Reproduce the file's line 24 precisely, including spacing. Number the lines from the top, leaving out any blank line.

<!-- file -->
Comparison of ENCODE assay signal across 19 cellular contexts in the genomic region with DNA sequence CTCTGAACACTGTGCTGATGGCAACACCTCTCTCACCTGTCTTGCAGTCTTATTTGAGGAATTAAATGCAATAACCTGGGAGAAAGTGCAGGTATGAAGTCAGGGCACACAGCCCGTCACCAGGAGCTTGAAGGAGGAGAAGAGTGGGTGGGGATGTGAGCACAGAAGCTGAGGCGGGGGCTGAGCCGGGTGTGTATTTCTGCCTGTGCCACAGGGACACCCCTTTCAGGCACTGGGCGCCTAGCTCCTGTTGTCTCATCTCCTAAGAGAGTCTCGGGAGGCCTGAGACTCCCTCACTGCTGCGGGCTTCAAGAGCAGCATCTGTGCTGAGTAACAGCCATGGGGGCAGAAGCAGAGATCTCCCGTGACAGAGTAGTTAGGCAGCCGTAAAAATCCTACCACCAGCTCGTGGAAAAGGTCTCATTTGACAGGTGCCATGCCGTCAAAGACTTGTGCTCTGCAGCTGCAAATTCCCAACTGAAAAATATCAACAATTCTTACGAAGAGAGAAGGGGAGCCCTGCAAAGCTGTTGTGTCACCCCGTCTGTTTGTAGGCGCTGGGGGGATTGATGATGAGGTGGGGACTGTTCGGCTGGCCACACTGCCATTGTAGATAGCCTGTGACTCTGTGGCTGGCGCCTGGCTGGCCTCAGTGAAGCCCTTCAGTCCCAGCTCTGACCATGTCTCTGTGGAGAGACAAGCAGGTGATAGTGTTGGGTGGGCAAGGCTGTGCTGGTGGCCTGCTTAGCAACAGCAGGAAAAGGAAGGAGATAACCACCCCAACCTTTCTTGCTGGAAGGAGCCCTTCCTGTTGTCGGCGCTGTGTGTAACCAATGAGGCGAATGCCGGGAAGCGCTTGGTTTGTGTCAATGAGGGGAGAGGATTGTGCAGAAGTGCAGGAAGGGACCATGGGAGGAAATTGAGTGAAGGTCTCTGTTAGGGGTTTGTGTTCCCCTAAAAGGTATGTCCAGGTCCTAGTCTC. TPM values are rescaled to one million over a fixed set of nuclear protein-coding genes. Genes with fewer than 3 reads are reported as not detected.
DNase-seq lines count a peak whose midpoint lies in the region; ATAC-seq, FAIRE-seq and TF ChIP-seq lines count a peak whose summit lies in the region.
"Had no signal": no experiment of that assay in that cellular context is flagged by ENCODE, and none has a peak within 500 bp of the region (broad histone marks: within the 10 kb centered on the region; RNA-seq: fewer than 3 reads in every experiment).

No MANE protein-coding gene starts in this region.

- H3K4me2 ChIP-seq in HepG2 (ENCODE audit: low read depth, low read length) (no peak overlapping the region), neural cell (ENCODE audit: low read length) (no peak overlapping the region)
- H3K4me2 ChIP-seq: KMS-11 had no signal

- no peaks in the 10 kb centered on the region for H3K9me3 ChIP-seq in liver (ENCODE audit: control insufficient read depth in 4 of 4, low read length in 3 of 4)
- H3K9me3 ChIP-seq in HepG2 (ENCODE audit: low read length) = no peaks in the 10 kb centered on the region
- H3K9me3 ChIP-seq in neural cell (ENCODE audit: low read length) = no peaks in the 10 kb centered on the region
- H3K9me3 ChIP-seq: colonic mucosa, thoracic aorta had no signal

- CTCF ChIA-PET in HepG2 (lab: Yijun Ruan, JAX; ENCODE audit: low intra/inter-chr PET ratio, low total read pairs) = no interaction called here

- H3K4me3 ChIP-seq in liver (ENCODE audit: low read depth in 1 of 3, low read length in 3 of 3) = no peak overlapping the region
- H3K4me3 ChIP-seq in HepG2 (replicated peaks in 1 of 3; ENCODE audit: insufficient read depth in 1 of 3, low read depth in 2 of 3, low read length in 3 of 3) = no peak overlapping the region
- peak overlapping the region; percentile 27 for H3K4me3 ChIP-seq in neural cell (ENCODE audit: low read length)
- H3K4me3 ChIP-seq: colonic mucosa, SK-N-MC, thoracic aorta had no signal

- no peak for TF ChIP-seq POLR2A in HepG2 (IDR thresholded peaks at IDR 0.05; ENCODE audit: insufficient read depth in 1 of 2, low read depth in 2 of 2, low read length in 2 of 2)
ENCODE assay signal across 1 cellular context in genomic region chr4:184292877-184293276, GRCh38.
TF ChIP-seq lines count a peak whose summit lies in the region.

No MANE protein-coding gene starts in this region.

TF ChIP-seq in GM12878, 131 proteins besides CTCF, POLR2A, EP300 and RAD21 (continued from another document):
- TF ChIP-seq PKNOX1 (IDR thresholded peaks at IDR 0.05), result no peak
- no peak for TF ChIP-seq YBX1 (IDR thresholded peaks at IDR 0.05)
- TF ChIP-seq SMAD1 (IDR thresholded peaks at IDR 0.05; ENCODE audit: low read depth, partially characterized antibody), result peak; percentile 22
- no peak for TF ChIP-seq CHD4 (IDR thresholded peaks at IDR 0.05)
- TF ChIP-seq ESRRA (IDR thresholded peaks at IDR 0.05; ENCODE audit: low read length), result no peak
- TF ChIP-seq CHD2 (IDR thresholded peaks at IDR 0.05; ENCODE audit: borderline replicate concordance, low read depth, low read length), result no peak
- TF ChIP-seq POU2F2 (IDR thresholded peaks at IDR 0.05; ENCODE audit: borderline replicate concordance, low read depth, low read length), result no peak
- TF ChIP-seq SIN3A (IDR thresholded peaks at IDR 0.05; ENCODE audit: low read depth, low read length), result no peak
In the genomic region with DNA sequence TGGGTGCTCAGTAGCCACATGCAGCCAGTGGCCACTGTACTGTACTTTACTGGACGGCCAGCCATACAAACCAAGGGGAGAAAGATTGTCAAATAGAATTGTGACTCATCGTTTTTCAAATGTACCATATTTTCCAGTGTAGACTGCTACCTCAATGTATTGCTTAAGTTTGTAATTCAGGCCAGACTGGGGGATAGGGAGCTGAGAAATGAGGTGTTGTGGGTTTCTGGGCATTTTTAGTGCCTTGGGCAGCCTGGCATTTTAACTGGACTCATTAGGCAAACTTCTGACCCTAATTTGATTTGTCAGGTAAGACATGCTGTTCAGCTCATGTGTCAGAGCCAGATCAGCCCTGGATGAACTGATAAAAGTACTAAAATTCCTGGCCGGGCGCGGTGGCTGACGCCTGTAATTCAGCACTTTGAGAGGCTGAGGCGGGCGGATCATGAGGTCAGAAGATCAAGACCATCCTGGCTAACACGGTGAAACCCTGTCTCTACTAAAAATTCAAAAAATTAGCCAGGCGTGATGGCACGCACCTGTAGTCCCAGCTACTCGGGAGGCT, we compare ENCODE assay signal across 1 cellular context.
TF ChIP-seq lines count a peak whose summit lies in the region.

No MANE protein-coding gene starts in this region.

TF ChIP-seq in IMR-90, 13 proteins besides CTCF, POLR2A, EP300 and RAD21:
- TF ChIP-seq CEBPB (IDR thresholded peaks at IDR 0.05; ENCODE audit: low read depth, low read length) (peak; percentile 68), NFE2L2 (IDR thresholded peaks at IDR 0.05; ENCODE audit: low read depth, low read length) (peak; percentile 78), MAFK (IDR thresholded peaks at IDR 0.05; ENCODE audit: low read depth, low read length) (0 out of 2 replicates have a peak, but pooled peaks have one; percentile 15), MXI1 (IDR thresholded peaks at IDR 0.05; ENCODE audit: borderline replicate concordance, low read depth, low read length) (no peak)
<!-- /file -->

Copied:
- no peak for TF ChIP-seq CHD4 (IDR thresholded peaks at IDR 0.05)